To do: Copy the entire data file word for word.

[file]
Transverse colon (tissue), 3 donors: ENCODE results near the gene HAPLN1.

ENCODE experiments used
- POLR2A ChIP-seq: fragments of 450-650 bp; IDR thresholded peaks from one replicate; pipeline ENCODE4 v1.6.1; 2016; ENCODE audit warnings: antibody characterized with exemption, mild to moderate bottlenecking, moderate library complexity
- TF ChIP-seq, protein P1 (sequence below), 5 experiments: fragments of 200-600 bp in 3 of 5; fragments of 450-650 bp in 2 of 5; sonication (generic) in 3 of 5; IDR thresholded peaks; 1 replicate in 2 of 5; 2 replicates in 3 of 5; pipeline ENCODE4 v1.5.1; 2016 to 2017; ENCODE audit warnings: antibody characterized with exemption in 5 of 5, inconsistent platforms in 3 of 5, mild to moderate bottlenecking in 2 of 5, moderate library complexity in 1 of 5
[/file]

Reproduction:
Transverse colon (tissue), 3 donors: ENCODE results near the gene HAPLN1.

ENCODE experiments used
- POLR2A ChIP-seq: fragments of 450-650 bp; IDR thresholded peaks from one replicate; pipeline ENCODE4 v1.6.1; 2016; ENCODE audit warnings: antibody characterized with exemption, mild to moderate bottlenecking, moderate library complexity
- TF ChIP-seq, protein P1 (sequence below), 5 experiments: fragments of 200-600 bp in 3 of 5; fragments of 450-650 bp in 2 of 5; sonication (generic) in 3 of 5; IDR thresholded peaks; 1 replicate in 2 of 5; 2 replicates in 3 of 5; pipeline ENCODE4 v1.5.1; 2016 to 2017; ENCODE audit warnings: antibody characterized with exemption in 5 of 5, inconsistent platforms in 3 of 5, mild to moderate bottlenecking in 2 of 5, moderate library complexity in 1 of 5